What is worship? I think everybody has an idea – singing, preaching, reading the Bible, reciting creeds, lighting candles, smelling incense, sharing in communion, praying, confessing, greeting one another, all of these things are elements in worship in different churches. Not all churches use all elements, and the elements they do use might be totally different approaches to them.
In a debate awhile ago, I was told that the most important part of worship is the Lord’s Supper / Communion / Eucharist and that everything else about worship ought to be leading up to it and celebrating it afterwards. Then another group said that music was the most important part of worship because more readily remember theology when it’s sung. Still others said that the preaching of the Word was the most important part of worship because faith comes by hearing, and we can’t have faith if we don’t hear the word being preached and explained. Is worship worship if it’s done alone – or is gathering together part of what makes worship what it is? What about participation? Should people look onward as the priest fulfills their priestly duties, or are we priests and priestesses who have duties of our own to fulfill?
Worship is complex. I could tell you everything that I think has gone wrong with the different styles of the churches that I know, but I don’t know what worship is like in other churches and there will always be somebody out there with the opposite opinion, whatever they hate, I like and whatever I like, they hate. To be honest, I don’t know what really comes of all the debates – but I certainly learn a lot.
It comes down to it that some people think if ‘high worship’ for lack of a better word. God is so high, so holy, so transcendent, that to try to reach him on a human level is to cheapen everything that he represents. It can be still, quiet, solemn, and calm. And the opposite of that is ‘low worship’ one that tries to understand on a chiefly human level, through a sensory and emotional context. It can be noisy and exuberant but also soft and sorrowful as well as everything in-between.
My former denomination left the ‘high worship’ style because they realized it was a goal they couldn’t attain. They felt that ‘God among us’ really meant that he had come down to our level, not made it possible for us to ascend to his. They did away with a lot of elements before they realized that what they were really aiming for was a ‘middle worship’ that bridged elements from both styles together in harmony by being different. So they had to sacrifice some of their ideas about emotion in worship. They arrived at a liturgy of their own – an order of worship where a list of items was done in the same order for the same amount of time, starting with the first and ending at the last. It wasn’t long before the established tradition was the explanation for why they did everything even though there wasn’t exactly Biblical support for them to be done like that. And since tradition is doing things as they had always been done, they weren’t open to change.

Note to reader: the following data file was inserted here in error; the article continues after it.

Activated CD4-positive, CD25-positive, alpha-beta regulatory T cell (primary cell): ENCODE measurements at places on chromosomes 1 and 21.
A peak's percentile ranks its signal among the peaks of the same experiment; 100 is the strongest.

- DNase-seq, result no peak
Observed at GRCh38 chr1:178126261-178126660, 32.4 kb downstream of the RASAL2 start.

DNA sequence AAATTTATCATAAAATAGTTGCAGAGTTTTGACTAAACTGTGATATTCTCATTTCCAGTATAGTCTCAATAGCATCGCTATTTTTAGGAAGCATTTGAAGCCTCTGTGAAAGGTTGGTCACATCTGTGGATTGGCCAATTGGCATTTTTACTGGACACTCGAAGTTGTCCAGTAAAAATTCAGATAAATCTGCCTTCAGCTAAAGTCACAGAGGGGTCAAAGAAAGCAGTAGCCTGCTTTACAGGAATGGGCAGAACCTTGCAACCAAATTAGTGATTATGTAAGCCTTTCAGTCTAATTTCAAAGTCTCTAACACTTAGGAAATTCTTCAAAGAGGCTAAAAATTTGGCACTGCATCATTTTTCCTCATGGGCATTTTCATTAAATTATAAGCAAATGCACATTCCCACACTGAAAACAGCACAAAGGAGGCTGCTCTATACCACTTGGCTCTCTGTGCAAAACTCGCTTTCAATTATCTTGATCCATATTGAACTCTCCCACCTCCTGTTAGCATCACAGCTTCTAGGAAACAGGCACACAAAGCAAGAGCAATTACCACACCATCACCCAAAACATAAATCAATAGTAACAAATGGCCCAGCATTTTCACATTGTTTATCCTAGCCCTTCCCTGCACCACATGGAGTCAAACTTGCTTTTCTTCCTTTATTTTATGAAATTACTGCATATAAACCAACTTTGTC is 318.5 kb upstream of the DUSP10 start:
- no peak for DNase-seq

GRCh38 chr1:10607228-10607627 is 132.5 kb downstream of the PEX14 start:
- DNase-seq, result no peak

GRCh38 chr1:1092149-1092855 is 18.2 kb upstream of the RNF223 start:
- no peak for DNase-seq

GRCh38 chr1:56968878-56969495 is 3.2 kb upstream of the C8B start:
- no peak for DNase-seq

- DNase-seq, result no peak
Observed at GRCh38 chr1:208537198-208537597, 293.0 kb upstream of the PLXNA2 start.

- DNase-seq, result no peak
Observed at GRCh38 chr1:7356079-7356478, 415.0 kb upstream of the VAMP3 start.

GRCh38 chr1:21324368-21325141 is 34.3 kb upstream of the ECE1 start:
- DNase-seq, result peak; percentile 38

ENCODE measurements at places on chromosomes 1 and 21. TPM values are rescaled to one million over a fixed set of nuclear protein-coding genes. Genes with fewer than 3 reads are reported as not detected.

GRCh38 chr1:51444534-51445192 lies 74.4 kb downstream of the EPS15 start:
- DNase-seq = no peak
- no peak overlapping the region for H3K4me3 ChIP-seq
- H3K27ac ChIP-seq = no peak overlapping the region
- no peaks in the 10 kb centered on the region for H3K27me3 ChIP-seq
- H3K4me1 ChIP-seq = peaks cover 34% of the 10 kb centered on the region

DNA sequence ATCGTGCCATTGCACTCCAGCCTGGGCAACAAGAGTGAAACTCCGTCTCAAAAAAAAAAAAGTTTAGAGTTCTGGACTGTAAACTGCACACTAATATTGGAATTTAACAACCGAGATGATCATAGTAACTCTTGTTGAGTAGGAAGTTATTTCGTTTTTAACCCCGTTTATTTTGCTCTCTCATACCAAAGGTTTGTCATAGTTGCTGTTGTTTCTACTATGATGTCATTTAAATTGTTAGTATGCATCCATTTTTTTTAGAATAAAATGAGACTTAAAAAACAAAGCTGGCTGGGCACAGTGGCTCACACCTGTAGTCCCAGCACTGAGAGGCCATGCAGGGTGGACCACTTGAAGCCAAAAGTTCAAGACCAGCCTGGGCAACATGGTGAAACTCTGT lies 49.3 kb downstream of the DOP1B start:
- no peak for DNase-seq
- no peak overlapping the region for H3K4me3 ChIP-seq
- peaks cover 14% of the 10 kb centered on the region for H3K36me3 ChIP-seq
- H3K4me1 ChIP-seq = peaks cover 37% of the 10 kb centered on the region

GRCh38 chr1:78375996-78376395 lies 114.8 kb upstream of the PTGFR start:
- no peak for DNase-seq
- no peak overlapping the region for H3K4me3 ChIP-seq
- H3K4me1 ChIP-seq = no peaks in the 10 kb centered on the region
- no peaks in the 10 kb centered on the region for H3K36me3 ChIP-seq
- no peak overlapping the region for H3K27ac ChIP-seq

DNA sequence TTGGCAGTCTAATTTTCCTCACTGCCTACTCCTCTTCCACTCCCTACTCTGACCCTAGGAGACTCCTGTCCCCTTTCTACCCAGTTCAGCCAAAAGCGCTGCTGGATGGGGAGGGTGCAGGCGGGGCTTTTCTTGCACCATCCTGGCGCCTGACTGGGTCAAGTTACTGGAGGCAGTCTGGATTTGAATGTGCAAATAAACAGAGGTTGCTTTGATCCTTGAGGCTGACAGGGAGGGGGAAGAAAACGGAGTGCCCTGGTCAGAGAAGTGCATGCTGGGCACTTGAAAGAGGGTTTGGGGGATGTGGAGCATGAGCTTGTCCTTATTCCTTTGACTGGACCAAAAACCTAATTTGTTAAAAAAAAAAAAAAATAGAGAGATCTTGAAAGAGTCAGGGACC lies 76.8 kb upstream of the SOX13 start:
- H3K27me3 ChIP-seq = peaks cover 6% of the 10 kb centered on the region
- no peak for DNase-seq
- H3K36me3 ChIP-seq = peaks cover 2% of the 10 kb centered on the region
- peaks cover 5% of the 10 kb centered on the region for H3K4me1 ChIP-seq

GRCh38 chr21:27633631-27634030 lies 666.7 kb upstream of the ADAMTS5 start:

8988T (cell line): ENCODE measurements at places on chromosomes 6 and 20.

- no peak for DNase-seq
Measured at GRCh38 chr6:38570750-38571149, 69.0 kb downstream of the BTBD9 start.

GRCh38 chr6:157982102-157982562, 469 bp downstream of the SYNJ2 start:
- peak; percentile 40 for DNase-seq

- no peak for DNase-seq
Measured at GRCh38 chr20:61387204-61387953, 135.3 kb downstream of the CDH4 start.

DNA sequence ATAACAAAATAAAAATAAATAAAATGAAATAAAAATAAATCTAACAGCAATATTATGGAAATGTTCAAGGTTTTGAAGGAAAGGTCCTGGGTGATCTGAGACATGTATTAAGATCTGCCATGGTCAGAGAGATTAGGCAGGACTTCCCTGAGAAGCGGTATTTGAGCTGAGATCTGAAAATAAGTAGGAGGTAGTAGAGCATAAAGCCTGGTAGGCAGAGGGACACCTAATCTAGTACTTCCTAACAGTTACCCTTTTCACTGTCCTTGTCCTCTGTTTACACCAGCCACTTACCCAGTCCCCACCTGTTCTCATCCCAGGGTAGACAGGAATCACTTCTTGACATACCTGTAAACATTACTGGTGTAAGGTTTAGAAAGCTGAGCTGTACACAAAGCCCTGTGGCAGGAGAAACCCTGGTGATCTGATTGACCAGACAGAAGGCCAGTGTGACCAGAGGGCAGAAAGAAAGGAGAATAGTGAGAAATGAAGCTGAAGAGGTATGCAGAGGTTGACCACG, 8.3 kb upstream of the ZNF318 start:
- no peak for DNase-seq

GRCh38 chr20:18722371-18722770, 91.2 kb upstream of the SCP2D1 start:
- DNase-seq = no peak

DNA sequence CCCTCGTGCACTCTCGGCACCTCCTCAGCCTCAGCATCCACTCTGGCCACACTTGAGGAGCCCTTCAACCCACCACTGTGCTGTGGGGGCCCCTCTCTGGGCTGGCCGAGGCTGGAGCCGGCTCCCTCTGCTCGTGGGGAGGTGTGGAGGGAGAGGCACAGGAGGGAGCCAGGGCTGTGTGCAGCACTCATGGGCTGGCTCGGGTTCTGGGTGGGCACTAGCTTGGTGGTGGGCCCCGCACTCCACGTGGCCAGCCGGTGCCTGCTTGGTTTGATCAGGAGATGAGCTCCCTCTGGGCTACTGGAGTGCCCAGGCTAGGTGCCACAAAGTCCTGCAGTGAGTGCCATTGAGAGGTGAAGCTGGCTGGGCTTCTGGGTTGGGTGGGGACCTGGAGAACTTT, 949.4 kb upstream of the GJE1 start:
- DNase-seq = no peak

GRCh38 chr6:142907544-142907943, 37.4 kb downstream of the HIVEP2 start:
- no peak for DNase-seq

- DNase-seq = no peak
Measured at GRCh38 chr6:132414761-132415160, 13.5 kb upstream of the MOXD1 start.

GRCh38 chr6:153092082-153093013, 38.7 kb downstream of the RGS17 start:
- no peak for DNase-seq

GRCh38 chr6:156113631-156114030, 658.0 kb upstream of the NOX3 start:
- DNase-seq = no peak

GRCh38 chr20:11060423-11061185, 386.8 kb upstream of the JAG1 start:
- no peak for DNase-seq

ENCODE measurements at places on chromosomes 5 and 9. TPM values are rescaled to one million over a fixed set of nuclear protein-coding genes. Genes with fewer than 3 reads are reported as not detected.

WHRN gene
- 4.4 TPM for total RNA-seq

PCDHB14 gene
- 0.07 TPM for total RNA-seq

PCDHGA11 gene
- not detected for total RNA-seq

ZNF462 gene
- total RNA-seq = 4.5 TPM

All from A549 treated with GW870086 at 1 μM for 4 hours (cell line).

The more I wondered about which version of worship was the right more, the more I began to wonder if they weren’t all right; at least, some more right for some than others. I don’t think that God would reject any form of worship for having a different emphasis or form than another. But I do think that each of us will respond to different things better than others. That’s why we have so many different kinds, but we don’t always have all of those different kinds at hand. Some denominations don’t exist out here. Some denominations are super-abundant, but they don’t vary their styles.
I’m afraid that if there was a perfect kind of worship for me, that made me excited to come to church, thrilled about singing (tall order, I know), or filled with other elements that are perfectly suited to my tastes, I’d be the only one who was there, which would defeat the point as churches tend to be communities. But it’s hard to feel like a member of a community when you don’t feel very well matched to what’s going on or you don’t feel like your concerns are being heard or your ideas are being considered.
I’m so used to showing up, going through the list, and leaving. A lot of it is forgettable, sometimes it’s tedious – but not a lot is memorable or all that great. I get it that it’s hard to replicate a great experience one day a week indefinitely. But somehow it’s just wrong to me to feel numb about worship and treat it as a going through the motions type thing. I just don’t know how to change it up when that seems to be the typical approach. I get that order in worship is in the Bible, but I was thinking that something shy of chaos was the goal, not necessarily follow a list of items in order in an orderly way because that’s the way it’s always been done. Changing up the routine would be nice, saving music for later, having a bit of preaching first, perhaps communion first thing as opposed to somewhere in the middle. I don’t know – what do you do to get rid of the ‘going through the motions’ feeling about worship?